While the PCP method is used in the GLM to obtain weights and not to remove outliers directly, simulations allowed us to better understand what kind of trials are weighted down and how good the method is at detecting such trials. Figure 3 shows all the results for ERP simulated with a SNR of 1. Similar results were observed when using a SNR of 2 (supplementary figure 1). First and foremost, in all cases and for up to 40% of outlying trials, the PCP data are located in the upper left corner of the ROC space, indicating good performances. When reaching 50% of outliers, the true positive rate falls down to ~40% and the false positive rate remains below 40%. This is best appreciated by looking at the plots showing perfect control over false positives when data are contaminated with up to 40% of white, alpha, and gamma outliers. In those cases, the Matthew Correlation Coefficients also remain high (>0.6) although not perfect (not =1), indicating some false negatives. Compared with other types of noise, pink noise elicited very different results, with Matthew Correlation Coefficients around 0 indicating chance classification level. Results from amplitude outliers also show Matthew Correlation Coefficients close to 0 with a linear decrease in true positives and a linear increase in false positives as the percentage of outliers increases. This implies that the PCP method did not detect amplitude changes around peaks. These results are simply explained by the principal components being computed over time frames, and outliers with pink noise and weaker or stronger N1 do not affect the temporal profile of the ground truth sufficiently to lead to different eigenvectors (‘directions’) in this dimension when decomposing the covariance matrix, i.e. their temporal profiles do not differ from the ground truth.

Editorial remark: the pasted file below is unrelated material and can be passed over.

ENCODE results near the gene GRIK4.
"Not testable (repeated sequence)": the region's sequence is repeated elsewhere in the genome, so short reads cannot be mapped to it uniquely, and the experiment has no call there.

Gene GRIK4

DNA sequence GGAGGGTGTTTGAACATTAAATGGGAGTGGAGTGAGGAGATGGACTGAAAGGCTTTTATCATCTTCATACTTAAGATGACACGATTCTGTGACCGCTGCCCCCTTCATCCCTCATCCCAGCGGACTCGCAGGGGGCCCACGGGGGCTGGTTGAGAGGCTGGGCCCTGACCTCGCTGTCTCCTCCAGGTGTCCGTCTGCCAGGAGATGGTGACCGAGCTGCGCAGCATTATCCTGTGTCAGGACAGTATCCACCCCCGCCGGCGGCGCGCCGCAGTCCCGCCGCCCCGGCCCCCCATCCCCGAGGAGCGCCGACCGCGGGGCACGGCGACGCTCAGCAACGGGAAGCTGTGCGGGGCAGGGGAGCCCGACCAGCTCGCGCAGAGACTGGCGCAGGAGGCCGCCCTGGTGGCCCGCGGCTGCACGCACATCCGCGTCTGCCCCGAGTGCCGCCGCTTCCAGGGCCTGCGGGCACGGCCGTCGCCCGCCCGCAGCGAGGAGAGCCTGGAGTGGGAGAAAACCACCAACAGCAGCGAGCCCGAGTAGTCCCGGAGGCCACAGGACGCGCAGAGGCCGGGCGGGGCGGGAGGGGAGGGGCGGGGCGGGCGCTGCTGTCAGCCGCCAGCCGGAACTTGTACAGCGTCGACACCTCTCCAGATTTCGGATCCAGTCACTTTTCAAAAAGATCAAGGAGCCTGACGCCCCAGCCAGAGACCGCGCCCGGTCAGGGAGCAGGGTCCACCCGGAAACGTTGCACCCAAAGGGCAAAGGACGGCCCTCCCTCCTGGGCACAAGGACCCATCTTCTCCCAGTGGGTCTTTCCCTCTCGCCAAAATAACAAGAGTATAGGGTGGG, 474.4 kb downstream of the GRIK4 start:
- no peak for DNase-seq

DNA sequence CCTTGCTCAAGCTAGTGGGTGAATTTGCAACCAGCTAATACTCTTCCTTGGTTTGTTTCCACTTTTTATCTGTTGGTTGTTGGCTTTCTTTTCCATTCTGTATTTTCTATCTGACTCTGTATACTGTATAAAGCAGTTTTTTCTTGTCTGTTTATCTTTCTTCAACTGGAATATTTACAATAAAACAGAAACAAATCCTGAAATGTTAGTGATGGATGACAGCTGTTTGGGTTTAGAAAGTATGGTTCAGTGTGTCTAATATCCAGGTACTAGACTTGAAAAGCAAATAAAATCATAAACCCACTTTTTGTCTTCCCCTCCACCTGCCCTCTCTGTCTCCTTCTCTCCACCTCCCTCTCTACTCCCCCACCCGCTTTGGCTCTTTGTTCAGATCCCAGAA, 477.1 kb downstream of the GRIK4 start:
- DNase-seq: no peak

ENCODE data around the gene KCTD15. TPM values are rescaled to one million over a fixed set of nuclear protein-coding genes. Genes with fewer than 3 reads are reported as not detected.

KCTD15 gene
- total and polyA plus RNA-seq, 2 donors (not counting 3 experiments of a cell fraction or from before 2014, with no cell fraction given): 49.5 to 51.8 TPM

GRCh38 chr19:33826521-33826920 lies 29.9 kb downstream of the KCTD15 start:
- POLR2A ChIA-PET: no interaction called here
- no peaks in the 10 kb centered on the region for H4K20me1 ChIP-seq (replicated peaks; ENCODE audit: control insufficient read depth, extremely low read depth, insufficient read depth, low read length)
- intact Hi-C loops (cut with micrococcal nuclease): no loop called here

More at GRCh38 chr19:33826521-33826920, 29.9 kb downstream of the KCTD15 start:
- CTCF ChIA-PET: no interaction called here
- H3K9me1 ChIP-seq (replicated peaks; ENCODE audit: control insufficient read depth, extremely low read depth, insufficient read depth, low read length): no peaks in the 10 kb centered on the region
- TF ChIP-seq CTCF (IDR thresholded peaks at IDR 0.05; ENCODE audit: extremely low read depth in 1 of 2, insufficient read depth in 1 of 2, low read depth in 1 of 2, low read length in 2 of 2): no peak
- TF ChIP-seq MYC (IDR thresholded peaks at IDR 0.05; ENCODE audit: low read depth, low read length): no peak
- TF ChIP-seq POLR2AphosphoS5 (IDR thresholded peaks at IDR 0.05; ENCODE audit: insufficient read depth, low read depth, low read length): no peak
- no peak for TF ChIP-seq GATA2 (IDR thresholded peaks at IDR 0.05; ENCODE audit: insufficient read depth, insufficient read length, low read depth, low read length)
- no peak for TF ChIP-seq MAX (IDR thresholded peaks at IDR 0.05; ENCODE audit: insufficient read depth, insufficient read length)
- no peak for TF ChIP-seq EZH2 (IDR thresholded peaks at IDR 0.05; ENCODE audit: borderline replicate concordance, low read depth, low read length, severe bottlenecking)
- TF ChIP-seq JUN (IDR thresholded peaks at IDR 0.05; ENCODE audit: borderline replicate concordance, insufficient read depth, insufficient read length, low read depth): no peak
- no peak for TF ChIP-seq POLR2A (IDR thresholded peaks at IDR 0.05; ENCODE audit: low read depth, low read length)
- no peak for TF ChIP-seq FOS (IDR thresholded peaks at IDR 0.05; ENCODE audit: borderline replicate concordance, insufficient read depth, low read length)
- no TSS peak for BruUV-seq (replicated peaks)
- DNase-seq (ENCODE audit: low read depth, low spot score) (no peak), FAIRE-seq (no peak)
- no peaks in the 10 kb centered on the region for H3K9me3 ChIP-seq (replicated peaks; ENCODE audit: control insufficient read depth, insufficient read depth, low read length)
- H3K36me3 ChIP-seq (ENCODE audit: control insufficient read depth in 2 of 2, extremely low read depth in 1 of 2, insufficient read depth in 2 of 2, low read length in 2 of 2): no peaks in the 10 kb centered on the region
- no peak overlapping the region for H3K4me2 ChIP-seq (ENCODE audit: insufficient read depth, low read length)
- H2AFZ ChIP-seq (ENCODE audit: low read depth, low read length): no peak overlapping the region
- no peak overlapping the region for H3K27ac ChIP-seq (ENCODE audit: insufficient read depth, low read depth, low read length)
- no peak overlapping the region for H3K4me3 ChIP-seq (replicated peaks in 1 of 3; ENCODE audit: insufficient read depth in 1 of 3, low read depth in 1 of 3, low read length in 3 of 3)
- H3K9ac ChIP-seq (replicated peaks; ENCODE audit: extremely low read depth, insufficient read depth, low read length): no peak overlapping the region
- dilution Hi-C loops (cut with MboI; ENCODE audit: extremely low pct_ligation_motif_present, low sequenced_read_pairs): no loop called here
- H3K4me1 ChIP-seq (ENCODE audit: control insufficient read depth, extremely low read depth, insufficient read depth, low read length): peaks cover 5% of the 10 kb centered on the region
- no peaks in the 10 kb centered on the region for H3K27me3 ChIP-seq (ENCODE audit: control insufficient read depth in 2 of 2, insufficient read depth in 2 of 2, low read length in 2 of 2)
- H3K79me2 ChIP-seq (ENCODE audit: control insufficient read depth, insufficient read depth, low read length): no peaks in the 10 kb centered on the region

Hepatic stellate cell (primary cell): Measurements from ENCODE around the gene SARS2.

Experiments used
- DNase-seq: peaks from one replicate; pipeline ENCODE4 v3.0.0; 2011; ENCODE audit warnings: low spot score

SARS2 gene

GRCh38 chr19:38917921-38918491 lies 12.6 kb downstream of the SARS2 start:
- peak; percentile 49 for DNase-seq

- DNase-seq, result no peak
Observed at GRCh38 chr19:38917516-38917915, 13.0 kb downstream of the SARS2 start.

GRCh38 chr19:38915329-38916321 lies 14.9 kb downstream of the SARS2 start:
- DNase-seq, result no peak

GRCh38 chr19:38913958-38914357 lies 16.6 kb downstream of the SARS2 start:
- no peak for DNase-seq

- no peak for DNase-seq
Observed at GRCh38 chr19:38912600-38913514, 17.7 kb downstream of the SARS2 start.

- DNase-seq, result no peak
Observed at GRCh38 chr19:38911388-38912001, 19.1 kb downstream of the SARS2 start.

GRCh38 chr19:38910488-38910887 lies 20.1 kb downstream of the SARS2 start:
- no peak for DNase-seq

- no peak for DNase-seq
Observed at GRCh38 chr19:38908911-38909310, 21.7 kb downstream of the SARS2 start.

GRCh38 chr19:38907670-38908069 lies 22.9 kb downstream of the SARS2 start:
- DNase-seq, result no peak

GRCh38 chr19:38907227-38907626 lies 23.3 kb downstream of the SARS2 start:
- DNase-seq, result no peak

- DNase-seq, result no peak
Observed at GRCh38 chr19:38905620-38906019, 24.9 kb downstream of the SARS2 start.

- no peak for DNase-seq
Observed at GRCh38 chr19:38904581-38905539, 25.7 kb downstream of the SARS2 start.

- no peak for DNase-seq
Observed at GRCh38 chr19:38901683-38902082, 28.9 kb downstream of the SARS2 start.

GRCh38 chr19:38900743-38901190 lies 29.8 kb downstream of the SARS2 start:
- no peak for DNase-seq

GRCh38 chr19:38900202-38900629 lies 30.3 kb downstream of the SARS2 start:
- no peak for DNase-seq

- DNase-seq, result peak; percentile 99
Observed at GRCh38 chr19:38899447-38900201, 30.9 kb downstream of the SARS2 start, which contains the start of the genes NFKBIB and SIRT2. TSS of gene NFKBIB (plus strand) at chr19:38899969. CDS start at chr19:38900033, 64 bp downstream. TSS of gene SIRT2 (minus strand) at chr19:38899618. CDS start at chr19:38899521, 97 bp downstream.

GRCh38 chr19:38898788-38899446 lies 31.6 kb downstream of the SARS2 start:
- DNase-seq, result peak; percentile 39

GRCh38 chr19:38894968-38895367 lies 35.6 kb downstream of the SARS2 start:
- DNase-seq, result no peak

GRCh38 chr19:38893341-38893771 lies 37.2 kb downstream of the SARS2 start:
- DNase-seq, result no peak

### High vs. low trial weights

The classification for real ERP data confirmed the simulation results: the PCP algorithm weighted down trials with dynamics different from the bulk. Single subject analyses (supplementary table 1) and group analyses (figure 4) for WLS showed that trials with a low weight are less smooth than trials with a high weight (higher temporal variance ~10 vs. 7.26 uV and power ~131 vs. 69 dB, lower autocorrelation 11 vs. 12.25 ms), despite having similar spectra (as expected from data filtering and artefact reduction). In comparison, trials with low and high mean weights based on IRLS, were similar on those metrics (temporal variance ~9 vs. 7 uV, and power ~126 vs. 65 dB, autocorrelation 12.25 vs. 12 ms). While 11 out of 18 subjects show maximum between-trial variance on the same channels for WLS and IRLS, only 28% of low weight trials were the same between the two methods, and 56% of high weight trials. Since different trials have low or even high weights between methods, this further indicates that the weighting scheme from WLS differs from IRLS which relies on amplitude variations only.

### Estimation and Robustness